As well as various characteristic rope patterns, it carries a strange picture of a man (Adam?), his son crushing the serpent’s head, and representations of the Holy Trinity with fish & dragons.
It came from Hampstead Norreys in Berkshire, and has only been in Stone since 1845. E. F. M. Watson described the design thus in 1906:
The Monster on the Left is the Evil One with open mouth and unknotted tail, free to destroy and hinder the free course of the Fish, that is the Christian Faith. On the right is the same Evil power, but a Hand is in its mouth and the tail is knotted; it is being subdued by the might of the Three Persons in the Holy Trinity, though it still holds in its claws a human head, whose expression is one of hopelessness and terror.The Church guide is a bit more down to earth:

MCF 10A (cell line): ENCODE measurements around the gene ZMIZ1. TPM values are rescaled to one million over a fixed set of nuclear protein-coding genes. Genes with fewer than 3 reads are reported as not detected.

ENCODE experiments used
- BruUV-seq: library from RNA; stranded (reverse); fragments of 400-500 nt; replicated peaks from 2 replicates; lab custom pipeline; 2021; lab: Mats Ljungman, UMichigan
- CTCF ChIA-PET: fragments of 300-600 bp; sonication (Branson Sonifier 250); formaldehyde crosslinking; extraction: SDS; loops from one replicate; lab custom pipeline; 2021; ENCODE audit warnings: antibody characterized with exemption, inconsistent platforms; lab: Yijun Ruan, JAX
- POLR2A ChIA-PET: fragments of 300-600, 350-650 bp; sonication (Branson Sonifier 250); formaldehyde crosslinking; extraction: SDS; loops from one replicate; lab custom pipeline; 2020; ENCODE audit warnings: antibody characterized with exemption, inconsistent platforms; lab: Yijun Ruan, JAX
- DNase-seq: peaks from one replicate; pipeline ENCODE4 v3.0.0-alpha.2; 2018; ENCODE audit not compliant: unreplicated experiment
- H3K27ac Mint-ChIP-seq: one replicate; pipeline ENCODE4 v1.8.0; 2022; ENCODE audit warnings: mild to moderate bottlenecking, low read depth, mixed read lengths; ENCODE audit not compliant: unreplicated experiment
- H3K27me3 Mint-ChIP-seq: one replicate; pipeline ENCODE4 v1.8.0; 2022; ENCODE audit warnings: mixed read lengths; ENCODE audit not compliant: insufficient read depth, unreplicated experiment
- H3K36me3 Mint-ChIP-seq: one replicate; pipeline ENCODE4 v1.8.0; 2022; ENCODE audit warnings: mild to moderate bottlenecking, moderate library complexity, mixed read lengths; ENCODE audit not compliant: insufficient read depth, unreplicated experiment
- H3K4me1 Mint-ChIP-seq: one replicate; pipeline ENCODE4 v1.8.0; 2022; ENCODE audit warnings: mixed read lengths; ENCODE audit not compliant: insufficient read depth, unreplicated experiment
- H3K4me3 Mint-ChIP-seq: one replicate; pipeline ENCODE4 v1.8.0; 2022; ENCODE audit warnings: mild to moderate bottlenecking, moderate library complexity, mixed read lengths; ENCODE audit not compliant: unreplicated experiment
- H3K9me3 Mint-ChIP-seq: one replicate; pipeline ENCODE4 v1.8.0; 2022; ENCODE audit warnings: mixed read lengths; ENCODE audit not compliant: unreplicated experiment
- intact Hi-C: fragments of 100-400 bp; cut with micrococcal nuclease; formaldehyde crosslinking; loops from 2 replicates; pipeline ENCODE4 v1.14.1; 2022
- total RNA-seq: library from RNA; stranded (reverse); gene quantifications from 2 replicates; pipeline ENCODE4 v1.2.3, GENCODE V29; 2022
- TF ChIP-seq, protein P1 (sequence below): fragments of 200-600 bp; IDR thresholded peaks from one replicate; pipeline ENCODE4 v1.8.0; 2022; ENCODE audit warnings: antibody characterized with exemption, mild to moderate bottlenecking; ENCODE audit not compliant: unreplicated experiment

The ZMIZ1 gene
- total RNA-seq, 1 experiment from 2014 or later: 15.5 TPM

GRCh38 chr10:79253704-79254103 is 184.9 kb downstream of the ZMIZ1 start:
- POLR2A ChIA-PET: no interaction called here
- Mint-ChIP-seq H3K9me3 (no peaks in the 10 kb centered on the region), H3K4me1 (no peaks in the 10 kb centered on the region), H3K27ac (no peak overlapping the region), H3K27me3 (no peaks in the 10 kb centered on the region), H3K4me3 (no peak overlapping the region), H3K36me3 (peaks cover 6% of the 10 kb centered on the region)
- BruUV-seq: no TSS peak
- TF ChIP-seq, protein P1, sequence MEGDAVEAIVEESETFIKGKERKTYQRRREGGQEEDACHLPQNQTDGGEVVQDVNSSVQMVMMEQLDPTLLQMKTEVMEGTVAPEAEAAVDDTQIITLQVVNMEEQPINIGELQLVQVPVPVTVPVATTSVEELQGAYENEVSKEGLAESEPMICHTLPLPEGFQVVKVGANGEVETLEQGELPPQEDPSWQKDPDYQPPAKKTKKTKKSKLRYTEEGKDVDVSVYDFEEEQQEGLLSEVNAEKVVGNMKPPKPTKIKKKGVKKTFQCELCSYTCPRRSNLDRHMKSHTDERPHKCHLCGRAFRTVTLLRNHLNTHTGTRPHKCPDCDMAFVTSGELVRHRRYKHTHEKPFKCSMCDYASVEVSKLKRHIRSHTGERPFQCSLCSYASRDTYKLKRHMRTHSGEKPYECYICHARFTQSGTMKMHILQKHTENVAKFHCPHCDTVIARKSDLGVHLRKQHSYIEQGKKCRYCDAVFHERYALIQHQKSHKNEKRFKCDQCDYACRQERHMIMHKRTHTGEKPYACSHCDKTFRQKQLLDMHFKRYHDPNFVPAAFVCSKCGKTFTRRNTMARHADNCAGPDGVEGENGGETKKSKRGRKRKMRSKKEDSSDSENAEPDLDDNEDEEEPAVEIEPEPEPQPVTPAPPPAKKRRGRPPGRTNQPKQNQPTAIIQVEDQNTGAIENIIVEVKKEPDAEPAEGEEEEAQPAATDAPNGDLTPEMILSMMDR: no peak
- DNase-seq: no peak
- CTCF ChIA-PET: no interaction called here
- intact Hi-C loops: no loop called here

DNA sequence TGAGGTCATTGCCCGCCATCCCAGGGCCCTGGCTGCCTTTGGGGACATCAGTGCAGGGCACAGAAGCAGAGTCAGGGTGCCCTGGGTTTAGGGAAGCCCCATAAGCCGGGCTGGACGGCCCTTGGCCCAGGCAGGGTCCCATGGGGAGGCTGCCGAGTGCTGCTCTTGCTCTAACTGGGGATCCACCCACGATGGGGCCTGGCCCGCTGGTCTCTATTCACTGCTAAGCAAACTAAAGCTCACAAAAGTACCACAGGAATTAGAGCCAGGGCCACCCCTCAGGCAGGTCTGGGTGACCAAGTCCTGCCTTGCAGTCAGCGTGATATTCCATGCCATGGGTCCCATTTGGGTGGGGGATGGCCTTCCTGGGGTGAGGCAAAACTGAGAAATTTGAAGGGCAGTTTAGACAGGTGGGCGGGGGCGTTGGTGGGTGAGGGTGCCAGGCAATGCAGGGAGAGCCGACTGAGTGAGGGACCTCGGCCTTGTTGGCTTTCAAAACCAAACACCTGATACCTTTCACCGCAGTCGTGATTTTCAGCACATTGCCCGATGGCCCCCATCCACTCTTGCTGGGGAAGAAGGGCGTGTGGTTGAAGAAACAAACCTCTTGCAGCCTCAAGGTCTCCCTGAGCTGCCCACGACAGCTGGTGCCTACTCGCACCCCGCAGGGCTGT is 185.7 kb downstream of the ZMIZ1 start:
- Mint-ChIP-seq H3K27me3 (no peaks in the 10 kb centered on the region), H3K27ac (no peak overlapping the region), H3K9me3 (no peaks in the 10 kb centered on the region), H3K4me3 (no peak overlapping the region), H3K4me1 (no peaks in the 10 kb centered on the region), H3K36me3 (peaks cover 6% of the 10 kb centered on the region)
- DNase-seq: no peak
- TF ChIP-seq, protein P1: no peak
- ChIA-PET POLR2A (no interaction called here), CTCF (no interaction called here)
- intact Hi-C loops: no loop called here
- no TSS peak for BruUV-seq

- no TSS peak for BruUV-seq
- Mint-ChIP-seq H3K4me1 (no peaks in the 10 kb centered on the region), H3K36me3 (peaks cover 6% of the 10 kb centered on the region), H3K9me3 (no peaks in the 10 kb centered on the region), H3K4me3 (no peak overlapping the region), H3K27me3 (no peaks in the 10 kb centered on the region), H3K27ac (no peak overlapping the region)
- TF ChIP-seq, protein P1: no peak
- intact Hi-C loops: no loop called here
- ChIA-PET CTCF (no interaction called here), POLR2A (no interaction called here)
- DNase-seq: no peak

The font which is Norman is richly carved all around the bowl, with scenes thought to depict the conflict between Satan and the Trinity. A dragon representing Satan is baring his teeth and waving his tail. We then see him muzzled by the arm of the Father, pecked by the Spirit in the form of a Dove, and having had his tail knotted by the Son.Reeling from this encounter with things fantastic, among other fine flower arrangements, I noticed a windowsill display containing Pitcher Plants — hardly your standard bunch of daffs, but they looked rather triffid-like and unusual. I imagine they also keep the flies down in the summer.